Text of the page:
Since the label’s 2004 formation, a regional scene has coalesced around Hello Sir Records. What started out as a way for two Athens bands to put out their own records has turned into a southeastern heavyweight. Though Hello Sir may not truck out huge numbers of albums, despite being Athens’ most important record label since the heyday of Kindercore a decade ago, what it doesn’t do in quantity it makes up for in the quality of its followers, a dedicated group of musicians and fans alike who have jokingly referred to its homebase as “Mathens.”

Hello Sir’s first release in 2004 was a 7” vinyl single by Athens’ Maserati, a band whose instrumental rock epics are as cinematic as they are gut punching. It followed that release with Cinemechanica’s debut EP/1 and We Versus the Shark’s first full length.


Coley Dennis of Maserati. Photo by Mike White @

Over the past seven years Hello Sir has provided a home for releases from Tiger Bear Wolf, Serka, Ahleuchatistas and The Bronzed Chorus (all from North Carolina), The Mercury Program and Antarctic (out of Florida) and HO-AG (hailing from Massachussetts) as well as So Many Dynamos (over from Missouri). The bands will frequently tour together, and though the label isn’t particularly prolific, with just a few releases a year, fans have come to trust the Hello Sir name.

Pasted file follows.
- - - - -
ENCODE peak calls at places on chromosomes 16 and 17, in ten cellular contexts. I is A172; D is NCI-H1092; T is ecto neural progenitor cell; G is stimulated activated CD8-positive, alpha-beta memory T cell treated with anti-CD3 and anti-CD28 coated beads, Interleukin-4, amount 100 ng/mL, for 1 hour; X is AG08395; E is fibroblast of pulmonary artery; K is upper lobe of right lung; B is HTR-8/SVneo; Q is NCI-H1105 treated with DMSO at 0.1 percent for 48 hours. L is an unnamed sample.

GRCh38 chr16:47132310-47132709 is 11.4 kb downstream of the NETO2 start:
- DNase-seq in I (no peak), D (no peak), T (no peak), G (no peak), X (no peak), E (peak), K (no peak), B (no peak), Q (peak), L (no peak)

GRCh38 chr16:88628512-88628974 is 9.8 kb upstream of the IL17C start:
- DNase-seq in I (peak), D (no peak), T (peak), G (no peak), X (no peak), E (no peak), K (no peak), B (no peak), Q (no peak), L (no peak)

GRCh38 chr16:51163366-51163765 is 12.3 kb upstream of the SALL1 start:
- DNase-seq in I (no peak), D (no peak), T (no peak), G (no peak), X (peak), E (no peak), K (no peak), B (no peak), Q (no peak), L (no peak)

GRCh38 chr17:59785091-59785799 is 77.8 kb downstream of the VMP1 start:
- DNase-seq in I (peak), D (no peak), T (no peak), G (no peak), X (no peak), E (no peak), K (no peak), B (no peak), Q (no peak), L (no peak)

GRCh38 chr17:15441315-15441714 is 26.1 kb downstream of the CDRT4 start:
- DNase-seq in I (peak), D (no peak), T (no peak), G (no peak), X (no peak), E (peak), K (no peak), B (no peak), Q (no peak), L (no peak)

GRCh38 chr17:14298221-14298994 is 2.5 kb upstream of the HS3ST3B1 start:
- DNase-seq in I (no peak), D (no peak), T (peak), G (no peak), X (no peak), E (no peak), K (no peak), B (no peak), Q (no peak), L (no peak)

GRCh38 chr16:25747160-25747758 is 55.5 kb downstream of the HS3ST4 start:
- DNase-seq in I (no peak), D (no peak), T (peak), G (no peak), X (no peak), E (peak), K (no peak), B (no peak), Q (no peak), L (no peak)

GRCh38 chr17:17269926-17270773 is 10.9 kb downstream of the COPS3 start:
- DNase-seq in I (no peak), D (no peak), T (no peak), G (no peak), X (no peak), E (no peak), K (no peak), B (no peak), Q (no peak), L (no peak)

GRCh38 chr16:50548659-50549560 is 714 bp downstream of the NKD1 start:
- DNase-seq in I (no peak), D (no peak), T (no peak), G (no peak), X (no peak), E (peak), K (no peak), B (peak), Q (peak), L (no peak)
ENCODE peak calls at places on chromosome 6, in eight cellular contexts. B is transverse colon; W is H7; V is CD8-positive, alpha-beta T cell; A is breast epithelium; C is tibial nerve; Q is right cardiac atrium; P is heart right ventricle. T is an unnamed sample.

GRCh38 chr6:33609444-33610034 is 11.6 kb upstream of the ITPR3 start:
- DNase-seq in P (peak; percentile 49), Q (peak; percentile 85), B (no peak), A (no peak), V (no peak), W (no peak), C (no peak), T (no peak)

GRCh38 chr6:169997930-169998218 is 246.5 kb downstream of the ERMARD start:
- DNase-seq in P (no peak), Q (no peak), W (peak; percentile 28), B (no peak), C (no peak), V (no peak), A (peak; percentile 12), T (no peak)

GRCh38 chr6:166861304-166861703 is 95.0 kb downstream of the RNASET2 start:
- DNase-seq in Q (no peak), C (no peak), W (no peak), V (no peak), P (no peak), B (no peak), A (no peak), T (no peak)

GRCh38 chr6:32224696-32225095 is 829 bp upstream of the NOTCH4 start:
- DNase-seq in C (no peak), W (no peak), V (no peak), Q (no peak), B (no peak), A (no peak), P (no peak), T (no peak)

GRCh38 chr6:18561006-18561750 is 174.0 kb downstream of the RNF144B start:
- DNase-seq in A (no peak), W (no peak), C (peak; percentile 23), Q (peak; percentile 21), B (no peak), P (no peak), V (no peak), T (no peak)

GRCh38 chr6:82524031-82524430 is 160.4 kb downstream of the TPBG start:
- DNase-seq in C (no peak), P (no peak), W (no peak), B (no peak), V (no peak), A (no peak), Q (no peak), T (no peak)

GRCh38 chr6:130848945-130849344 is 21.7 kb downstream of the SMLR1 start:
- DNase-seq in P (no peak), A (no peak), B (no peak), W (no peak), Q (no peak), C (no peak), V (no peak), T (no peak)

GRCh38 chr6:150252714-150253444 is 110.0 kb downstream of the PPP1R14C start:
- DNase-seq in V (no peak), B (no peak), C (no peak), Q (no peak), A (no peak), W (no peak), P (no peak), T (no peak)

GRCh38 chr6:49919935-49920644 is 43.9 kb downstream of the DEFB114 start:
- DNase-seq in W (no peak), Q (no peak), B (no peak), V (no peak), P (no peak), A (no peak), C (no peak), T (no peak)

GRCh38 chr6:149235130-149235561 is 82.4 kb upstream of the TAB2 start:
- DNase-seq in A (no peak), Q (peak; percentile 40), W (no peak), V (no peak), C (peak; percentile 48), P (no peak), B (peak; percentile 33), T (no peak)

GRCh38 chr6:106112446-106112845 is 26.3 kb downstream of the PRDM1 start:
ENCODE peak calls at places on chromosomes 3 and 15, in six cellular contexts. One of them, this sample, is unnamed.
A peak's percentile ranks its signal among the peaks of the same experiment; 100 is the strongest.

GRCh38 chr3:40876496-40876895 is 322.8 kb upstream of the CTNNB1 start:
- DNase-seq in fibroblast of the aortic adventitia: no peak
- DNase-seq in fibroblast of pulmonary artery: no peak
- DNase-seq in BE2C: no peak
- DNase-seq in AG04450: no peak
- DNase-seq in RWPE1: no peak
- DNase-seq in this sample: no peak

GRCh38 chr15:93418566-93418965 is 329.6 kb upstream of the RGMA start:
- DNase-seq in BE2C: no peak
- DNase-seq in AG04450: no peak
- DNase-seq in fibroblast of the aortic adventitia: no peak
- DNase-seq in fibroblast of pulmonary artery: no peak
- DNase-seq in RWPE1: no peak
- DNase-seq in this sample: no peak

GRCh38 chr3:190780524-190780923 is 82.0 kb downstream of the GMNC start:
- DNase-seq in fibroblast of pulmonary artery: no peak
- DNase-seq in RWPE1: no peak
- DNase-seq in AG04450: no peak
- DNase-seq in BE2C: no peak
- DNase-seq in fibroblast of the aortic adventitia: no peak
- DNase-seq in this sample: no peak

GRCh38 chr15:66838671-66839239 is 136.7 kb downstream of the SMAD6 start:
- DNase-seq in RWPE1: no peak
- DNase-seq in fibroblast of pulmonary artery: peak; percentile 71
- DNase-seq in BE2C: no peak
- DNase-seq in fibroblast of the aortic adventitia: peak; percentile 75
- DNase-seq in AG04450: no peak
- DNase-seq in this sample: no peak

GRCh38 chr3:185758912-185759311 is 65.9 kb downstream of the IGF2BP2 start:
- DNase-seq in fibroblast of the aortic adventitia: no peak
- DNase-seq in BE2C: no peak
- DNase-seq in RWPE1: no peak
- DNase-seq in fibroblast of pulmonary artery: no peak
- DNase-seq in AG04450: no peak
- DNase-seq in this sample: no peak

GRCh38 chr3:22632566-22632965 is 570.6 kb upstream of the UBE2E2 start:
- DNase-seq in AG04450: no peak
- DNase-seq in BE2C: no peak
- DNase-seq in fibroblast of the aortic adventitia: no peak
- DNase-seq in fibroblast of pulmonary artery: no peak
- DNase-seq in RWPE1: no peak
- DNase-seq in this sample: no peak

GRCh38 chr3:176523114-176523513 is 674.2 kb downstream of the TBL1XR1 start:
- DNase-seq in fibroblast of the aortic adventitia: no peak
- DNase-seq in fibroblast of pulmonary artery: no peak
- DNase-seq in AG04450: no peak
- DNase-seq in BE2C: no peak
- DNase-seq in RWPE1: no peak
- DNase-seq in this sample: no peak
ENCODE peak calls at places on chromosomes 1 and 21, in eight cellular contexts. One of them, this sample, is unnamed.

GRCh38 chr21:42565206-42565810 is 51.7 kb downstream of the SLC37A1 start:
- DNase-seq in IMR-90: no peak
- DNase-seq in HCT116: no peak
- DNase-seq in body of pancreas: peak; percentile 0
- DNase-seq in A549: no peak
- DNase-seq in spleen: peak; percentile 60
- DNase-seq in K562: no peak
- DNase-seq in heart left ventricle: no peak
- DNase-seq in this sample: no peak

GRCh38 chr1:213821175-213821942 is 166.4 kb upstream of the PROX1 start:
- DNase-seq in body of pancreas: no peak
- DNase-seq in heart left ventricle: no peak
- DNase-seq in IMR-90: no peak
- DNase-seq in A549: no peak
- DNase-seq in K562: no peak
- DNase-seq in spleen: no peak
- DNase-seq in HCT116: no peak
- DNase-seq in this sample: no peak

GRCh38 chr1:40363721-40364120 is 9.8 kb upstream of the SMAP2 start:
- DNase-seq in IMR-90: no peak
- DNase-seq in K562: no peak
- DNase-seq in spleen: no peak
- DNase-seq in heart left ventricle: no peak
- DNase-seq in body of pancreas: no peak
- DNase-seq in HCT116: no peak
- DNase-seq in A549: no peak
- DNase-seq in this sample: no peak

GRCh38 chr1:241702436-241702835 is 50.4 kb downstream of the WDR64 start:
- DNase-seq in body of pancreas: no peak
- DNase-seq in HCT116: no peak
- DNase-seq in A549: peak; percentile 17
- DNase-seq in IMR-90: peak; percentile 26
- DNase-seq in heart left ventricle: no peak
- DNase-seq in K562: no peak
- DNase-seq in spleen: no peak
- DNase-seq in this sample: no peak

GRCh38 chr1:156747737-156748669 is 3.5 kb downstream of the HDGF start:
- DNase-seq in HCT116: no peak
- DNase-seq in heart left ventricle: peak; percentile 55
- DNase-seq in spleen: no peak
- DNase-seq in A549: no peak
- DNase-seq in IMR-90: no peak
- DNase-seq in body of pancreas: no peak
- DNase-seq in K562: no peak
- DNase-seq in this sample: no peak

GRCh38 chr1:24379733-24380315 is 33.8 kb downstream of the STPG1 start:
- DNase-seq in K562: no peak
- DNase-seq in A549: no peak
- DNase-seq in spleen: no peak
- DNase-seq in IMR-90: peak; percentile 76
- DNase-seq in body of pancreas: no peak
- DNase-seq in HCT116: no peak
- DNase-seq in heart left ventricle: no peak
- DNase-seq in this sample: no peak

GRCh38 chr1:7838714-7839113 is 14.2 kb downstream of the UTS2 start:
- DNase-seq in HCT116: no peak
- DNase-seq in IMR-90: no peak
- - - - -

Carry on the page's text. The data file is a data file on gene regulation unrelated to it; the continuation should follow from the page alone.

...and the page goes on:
“Honestly, the biggest challenge so far is really gaining ground in the world of publicity,” Williamson notes. “We’ve had several records that have gotten great reviews on Pitchfork, etc., but we haven’t really seen that correlate necessarily with album sales. Not to mention that these reviews have usually come with the aid of publicity companies that are, well, pretty expensive. We’re relying more on the name of Hello Sir Records itself, touring, and word of mouth to move records these days.”